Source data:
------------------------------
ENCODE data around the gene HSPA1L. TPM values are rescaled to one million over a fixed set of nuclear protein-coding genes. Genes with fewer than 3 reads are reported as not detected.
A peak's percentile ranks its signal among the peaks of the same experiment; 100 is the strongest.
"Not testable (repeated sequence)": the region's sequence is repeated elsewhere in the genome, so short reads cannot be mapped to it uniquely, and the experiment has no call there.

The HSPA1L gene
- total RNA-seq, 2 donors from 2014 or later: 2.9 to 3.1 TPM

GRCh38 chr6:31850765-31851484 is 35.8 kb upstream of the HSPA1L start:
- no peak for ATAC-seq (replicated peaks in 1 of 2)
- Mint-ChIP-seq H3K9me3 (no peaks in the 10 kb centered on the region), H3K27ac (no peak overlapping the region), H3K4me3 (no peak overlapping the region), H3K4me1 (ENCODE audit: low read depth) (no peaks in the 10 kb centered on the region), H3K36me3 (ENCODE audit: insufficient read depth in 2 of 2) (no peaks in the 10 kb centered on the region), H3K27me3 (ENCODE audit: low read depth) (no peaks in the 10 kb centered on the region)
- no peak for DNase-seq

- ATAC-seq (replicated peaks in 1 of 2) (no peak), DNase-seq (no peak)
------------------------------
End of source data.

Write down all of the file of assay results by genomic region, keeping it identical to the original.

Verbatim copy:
ENCODE data around the gene HSPA1L. TPM values are rescaled to one million over a fixed set of nuclear protein-coding genes. Genes with fewer than 3 reads are reported as not detected.
A peak's percentile ranks its signal among the peaks of the same experiment; 100 is the strongest.
"Not testable (repeated sequence)": the region's sequence is repeated elsewhere in the genome, so short reads cannot be mapped to it uniquely, and the experiment has no call there.

The HSPA1L gene
- total RNA-seq, 2 donors from 2014 or later: 2.9 to 3.1 TPM

GRCh38 chr6:31850765-31851484 is 35.8 kb upstream of the HSPA1L start:
- no peak for ATAC-seq (replicated peaks in 1 of 2)
- Mint-ChIP-seq H3K9me3 (no peaks in the 10 kb centered on the region), H3K27ac (no peak overlapping the region), H3K4me3 (no peak overlapping the region), H3K4me1 (ENCODE audit: low read depth) (no peaks in the 10 kb centered on the region), H3K36me3 (ENCODE audit: insufficient read depth in 2 of 2) (no peaks in the 10 kb centered on the region), H3K27me3 (ENCODE audit: low read depth) (no peaks in the 10 kb centered on the region)
- no peak for DNase-seq

- ATAC-seq (replicated peaks in 1 of 2) (no peak), DNase-seq (no peak)